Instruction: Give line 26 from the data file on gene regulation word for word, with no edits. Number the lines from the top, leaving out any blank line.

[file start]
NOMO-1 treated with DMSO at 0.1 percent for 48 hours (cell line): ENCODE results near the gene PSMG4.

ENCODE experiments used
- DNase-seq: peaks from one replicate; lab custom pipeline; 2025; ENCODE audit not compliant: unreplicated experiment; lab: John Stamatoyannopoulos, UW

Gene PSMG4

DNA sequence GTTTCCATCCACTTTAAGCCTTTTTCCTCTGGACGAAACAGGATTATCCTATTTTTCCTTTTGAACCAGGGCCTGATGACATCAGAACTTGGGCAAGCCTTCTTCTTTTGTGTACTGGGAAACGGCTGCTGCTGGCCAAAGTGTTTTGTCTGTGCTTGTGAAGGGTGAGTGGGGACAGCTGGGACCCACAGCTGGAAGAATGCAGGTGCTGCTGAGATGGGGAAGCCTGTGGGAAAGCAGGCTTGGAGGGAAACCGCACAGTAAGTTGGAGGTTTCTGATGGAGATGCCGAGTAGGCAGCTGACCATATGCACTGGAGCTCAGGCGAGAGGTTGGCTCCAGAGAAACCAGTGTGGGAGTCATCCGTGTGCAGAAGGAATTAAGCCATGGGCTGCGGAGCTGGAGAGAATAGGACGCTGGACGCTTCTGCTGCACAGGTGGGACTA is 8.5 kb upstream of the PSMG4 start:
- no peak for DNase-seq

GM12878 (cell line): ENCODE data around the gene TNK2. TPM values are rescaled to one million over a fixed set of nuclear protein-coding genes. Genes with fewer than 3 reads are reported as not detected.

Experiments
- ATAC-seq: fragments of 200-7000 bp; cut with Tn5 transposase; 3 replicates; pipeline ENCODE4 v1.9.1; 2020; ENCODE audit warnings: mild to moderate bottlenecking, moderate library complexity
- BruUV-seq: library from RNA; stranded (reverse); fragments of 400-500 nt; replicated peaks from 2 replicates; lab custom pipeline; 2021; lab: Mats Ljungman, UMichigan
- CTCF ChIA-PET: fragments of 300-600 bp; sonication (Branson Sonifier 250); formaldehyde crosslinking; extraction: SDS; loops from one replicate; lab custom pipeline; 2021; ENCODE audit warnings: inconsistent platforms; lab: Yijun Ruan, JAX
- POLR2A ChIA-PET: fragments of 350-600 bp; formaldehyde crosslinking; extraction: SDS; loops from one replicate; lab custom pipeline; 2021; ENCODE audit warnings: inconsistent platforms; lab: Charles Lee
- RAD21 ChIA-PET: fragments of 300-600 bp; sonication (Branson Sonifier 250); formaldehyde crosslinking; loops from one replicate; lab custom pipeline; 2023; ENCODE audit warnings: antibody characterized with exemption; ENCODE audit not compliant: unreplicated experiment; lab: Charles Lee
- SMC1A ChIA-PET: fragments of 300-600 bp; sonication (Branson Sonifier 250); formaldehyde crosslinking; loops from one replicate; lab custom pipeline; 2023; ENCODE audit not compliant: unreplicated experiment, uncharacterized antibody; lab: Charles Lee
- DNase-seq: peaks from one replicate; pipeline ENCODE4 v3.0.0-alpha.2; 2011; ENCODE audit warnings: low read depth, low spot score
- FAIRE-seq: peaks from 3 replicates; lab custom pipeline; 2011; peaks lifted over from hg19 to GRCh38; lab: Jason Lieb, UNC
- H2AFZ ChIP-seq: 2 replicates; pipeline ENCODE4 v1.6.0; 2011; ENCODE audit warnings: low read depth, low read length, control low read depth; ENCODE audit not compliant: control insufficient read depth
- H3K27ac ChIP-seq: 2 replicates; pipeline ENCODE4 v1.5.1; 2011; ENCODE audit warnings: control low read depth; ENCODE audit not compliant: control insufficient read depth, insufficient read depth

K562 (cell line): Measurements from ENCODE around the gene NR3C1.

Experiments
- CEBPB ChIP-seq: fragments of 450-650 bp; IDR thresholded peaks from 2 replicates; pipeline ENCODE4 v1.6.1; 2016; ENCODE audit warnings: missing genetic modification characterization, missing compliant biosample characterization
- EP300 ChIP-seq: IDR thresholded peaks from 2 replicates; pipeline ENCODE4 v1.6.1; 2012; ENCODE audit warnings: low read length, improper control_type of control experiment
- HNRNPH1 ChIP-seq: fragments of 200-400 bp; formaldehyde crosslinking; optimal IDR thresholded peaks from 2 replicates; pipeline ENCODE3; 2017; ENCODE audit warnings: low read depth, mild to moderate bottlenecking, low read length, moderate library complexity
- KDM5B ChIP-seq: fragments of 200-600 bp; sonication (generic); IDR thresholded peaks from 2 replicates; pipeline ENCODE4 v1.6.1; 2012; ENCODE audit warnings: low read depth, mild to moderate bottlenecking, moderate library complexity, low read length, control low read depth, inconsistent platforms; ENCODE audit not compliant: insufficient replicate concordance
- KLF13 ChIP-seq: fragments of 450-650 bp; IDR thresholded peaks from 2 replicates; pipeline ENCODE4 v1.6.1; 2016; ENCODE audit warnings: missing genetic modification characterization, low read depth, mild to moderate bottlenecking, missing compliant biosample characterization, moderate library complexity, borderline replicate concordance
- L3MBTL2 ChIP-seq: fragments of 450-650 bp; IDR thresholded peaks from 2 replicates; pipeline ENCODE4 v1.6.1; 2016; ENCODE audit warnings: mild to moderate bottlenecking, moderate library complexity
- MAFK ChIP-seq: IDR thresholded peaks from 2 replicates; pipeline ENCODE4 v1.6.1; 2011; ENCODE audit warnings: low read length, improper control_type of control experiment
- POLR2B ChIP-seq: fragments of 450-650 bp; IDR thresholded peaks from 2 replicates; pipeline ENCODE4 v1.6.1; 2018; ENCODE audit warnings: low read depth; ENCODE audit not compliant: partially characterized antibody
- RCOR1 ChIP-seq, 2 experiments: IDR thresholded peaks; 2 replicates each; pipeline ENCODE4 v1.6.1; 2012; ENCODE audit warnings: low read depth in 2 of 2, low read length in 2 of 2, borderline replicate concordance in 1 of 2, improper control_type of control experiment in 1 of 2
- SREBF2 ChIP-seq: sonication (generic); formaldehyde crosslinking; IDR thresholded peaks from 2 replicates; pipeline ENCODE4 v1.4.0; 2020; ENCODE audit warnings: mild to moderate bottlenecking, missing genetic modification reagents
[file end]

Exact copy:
- L3MBTL2 ChIP-seq: fragments of 450-650 bp; IDR thresholded peaks from 2 replicates; pipeline ENCODE4 v1.6.1; 2016; ENCODE audit warnings: mild to moderate bottlenecking, moderate library complexity